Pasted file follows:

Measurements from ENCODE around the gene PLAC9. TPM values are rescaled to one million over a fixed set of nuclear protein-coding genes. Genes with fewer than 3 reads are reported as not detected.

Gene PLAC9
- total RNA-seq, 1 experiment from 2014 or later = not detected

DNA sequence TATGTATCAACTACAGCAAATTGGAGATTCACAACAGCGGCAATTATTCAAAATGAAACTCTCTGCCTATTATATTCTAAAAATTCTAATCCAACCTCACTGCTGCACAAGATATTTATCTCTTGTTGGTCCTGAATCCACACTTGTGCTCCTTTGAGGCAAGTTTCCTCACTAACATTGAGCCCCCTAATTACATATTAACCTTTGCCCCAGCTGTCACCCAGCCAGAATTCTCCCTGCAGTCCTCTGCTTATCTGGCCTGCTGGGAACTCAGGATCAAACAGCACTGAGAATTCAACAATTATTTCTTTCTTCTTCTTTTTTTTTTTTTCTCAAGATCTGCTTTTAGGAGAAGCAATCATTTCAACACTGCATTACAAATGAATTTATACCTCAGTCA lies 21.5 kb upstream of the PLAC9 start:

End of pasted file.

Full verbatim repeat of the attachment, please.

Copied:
Measurements from ENCODE around the gene PLAC9. TPM values are rescaled to one million over a fixed set of nuclear protein-coding genes. Genes with fewer than 3 reads are reported as not detected.

Gene PLAC9
- total RNA-seq, 1 experiment from 2014 or later = not detected

DNA sequence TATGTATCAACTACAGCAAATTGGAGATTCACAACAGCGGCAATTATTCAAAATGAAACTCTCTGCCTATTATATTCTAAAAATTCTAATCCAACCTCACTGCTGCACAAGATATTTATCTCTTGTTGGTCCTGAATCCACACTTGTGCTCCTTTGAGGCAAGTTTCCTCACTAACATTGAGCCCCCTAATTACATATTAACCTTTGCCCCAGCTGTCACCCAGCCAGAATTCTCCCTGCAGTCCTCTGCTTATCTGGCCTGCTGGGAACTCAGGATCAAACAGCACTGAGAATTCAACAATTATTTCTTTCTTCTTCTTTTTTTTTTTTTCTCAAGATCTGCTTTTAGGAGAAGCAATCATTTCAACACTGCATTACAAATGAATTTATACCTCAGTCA lies 21.5 kb upstream of the PLAC9 start: